14 January 2006
Rick Springfield - Written in Rock Anthology
While everyone knows songs like the 1981 hit Jessie’s Girl, Don’t Talk to Strangers and Affair of the Heart, not many people in Australia are aware of the enormity of the Rick Springfield phenomenon in other parts of the world, particularly the US and Japan.
At 56 years of age, and with a musical career spanning over three decades, Rick is still very much alive and kicking, performing for approximately 45 weeks each year in the States. His critically acclaimed album of 2004, shock/denial/anger/acceptance, earned Rick a new breed of fans: those more interested in his lyrical content and musicianship than his good looks. For, although Rick the actor has appeared in General Hospital (the show that propelled him into stardom in the US) and the movies Hard to Hold, Nick Knight and the Battlestar Galactica pilot, it is his musicianship he should best be regarded for.
This compilation disc, Written in Rock: Rick Springfield Anthology, is – although difficult to comprehend, considering the amount of other compilations of his music on the market – the first time Rick has ever been involved in a compilation of his own work, and the result is impressive. Spanning his entire career, from his time in Australian band Zoot in 1970, through his heady Jessie’s Girl days and his first experiences with depression in the mid to late ‘80s (admitting he hates that he writes his best music when he’s unhappy), to his most recent releases, the cathartic shock/denial/anger/acceptance and his latest disc – a beautiful collection of covers of songs he wishes he’d written – The Day After Yesterday.
Standout tracks on this two disc set, that spans 14 albums, are Believe in Me (the song that ensnared me when I was only four years old and already pilfering my older brother’s music collection), Calling all Girls, Souls, Affair of the Heart, Love Somebody, his atmospheric cover of Mondo Rock’s State of the Heart, The Power of Love (The Tao of Love), It’s Always Something, Ordinary Girl, My Father’s Chair, and Beautiful You. While his music is still predominantly guitar-based pop/rock, his lyric writing has progressed in leaps and bounds in the last decade. An incredibly frank and complex personality, Rick’s lyrics are powerful and many people relate to them in an intense way. Possibly, and I go out on a limb here, it is ironically his insecurity that he wears on his sleeve that makes him so popular.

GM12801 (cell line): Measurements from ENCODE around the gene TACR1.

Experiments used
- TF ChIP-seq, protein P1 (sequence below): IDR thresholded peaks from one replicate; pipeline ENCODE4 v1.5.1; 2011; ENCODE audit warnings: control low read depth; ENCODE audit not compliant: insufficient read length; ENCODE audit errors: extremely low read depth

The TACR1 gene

Rick recently had a successful tour before Christmas 2005 of Tokyo, prior to spending some time with his extended family in Australia. Hopefully the next time he comes here it will be to play his music for us, generations of fans who have yet to experience his live performances, which I am told by his fans in the US have to be seen to be believed. His energy and personality, as well as talent, are what have held his career in stead during more difficult times he’s experienced with the inevitable ups and downs of a career as lengthy as his.
This set has some deeply personal liner notes written for each song, Rick putting them into the context of his life and career. It is fascinating to read what goes through the minds of musicians when they write songs; I wish more of them did this! Some of the old and new photos set my heart aflutter – he’s still sublime – but it’s not his movie star looks that he should be remembered for, it’s his fantastic song-writing talent that has endured since the 1970s that should be celebrated. He still has so much to give musically – some of his latest releases have been his strongest – and I personally can’t wait to see what he does in the future. He is inspiring.
This review was also contributed to Faster Louder.